Lithograph on Arches Paper by Pierre Courtin, December 27, 1976


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Pierre Courtin, 27 DÉCEMBRE 1967, 1976
Lithograph on Arches paper
Work signed by the artist (pencil)
Sheet dimensions 56/44

Pierre Louis Courtin was born in 1921 in France, died in 2012. He was a painter and engraver. In 1939, Pierre Courtin took engraving lessons at the Orléans Regional School of Fine Arts. In 1942 he came to Paris, where he studied with Lucien Pénat at the École Nationale Supérieure des Beaux-Arts. In 1944 he was in the Ranson Academy, where Francis Gruber was the proofreader. He was a member of the Jeune Gravure Contemporaine group from 1946 to 1956. He worked for a time with Jacques Villon and was a printer at Georges Leblanc’s atelier. In 1953 he took part in the São Paulo Biennale. In 1957 he presented a solo exhibition at the Jeanne Bucher gallery in Paris. In the 1960s, Courtin exhibited at the Stedelijk Museum in Amsterdam in 1964, at the Ulm Museum and Saidenberg Gallery in New York in 1966, and at the Arts Club in Chicago in 1967. In 1971, the Benador gallery in Geneva presented his paintings, gouaches and engravings. Important exhibitions of his works took place successively in Paris, at the gallery La Hune 25 years of engraving, in 1972, at the castle-museum in Annecy, in Montbéliard and at the Worpswede museum in Germany, and in various cities in France. In the years 1974-1981 he produced several tapestry caricatures, including one measuring 110 m2 for the International Labor Office in Geneva. In a 1992 article titled Stuttering of Desire, he published unpublished drawings and poems in the art journal Trou. Although Pierre Courtin was a painter, he also fulfilled himself as an engraver, using mainly a chisel to create small reliefs with insects and animals. His engravings are printed in small copies, rarely similar, and his material occupies an important place in the history of art.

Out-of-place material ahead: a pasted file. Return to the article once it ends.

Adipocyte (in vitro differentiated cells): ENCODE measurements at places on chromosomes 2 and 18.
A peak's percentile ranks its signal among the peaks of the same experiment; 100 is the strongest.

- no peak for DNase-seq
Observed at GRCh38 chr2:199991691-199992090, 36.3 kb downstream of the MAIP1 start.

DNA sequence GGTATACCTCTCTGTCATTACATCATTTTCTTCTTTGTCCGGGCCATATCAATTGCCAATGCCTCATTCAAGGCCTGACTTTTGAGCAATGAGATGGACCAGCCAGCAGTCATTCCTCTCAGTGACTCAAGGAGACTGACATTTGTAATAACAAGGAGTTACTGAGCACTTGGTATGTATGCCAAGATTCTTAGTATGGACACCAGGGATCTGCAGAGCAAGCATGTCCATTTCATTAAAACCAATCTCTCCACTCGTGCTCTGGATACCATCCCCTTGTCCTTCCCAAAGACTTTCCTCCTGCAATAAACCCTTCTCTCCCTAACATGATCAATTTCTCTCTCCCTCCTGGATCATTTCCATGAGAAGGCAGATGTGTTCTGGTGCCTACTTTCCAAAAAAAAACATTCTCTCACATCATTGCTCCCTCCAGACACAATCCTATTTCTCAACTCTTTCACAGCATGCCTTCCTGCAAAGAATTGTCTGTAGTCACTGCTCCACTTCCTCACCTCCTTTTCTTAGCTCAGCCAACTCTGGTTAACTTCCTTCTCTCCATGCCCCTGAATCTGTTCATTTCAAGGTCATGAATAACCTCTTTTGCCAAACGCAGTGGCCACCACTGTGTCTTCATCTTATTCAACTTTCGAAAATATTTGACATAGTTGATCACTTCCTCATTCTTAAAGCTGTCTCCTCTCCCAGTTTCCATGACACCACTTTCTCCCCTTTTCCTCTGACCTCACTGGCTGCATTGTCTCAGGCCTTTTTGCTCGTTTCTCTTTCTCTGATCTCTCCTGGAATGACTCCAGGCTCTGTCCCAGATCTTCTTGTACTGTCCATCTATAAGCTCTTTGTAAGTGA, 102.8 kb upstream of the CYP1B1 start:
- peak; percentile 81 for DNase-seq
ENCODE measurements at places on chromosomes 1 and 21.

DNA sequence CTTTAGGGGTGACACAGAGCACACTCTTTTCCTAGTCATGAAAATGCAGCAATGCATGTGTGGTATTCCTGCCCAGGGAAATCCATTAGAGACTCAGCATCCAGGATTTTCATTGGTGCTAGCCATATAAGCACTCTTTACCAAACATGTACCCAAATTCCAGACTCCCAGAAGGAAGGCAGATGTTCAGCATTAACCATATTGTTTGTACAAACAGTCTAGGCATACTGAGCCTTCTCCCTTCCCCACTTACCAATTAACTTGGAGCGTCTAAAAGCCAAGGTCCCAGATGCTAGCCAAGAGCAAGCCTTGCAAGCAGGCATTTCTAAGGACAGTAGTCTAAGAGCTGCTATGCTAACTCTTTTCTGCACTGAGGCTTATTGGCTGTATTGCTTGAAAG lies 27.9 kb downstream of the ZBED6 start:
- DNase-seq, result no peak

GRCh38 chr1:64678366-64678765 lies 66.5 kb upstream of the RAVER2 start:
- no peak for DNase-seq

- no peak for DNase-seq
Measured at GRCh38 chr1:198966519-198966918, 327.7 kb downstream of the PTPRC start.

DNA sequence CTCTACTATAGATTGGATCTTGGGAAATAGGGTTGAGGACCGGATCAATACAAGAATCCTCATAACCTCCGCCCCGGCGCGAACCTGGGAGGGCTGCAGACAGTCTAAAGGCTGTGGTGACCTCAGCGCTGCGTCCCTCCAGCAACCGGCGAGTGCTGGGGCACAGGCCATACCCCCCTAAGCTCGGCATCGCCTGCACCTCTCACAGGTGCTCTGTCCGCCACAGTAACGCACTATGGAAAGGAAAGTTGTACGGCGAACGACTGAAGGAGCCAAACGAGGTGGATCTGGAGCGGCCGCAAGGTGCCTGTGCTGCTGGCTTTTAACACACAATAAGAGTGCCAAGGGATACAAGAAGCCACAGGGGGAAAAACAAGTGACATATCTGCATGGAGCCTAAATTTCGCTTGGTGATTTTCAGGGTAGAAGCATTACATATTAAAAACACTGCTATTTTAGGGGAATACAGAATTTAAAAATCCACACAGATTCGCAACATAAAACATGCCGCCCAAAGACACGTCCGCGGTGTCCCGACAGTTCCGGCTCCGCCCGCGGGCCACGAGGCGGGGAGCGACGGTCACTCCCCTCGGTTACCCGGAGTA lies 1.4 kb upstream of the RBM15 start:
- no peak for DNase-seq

Work made on Arches paper, dated to the 1960s. It is a watercolor paper produced only by traditional methods on cylinder presses, thanks to which it has a regular texture. Cotton fibers are evenly distributed, which makes the structure of the paper more stable, resistant to deformation. It is covered with a layer of natural gelatin, so it can be stretched without the risk of tearing. It also maintains the natural intensity and luminosity of colors, except for paints with a natural tendency to penetrate the structure of the paper.

Original vintage condition.

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    Pierre Courtin


    27 DÉCEMBRE 1967